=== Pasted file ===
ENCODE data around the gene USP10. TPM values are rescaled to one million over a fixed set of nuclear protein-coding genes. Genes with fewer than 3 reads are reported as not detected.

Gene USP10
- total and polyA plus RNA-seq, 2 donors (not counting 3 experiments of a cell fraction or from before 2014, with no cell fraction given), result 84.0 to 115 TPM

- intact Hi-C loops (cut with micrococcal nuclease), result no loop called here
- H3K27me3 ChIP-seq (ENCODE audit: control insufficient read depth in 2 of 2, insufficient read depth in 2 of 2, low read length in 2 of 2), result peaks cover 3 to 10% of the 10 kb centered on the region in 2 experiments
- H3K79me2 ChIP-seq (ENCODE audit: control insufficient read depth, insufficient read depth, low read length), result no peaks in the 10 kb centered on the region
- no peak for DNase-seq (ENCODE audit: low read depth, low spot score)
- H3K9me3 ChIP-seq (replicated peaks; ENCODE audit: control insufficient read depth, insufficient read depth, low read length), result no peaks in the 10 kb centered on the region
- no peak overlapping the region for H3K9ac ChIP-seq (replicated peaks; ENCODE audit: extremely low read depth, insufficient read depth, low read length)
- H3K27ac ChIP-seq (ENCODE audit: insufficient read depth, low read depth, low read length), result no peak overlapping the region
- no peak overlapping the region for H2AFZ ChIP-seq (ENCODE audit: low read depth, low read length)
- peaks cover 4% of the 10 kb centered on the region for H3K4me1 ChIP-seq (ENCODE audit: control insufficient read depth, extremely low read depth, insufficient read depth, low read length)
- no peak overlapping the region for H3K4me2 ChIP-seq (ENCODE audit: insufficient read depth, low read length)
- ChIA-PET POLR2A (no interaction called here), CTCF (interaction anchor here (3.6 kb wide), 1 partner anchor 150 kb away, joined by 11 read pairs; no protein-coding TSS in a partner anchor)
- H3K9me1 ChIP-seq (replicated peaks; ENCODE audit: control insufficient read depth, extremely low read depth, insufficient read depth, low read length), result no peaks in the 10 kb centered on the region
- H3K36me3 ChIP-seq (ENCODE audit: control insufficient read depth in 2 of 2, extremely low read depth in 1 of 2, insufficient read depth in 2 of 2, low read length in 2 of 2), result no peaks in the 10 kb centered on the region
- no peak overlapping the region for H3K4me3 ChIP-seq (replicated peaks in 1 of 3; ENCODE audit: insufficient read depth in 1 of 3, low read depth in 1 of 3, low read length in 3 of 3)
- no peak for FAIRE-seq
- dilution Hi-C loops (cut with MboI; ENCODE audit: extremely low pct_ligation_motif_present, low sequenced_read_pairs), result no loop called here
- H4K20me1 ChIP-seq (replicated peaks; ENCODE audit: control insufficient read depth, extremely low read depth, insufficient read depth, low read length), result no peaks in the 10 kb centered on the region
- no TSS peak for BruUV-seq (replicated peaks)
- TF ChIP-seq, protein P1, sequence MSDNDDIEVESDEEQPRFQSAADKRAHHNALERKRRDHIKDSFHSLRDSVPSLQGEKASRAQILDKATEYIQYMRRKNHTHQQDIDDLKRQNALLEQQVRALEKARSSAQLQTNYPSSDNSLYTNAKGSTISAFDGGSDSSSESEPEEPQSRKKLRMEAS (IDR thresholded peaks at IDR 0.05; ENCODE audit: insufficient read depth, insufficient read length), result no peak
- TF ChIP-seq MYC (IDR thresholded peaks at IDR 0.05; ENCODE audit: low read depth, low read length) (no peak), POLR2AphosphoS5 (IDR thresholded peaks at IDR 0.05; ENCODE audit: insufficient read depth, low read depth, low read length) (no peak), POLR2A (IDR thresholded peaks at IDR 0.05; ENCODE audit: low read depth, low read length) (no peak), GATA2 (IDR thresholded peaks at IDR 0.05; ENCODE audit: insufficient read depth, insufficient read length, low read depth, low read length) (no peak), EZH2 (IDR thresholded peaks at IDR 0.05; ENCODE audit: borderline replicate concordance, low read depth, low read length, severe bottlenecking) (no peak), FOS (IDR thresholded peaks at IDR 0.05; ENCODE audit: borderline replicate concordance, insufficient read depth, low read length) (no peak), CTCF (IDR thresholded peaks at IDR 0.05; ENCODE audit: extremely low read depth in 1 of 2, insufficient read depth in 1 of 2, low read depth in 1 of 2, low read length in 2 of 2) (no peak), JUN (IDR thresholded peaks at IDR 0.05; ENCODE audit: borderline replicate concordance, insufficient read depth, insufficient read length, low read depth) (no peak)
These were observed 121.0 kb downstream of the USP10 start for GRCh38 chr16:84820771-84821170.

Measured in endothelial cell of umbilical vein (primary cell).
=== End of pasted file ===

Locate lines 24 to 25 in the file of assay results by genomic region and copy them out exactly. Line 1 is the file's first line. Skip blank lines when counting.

These were observed 121.0 kb downstream of the USP10 start for GRCh38 chr16:84820771-84821170.

Measured in endothelial cell of umbilical vein (primary cell).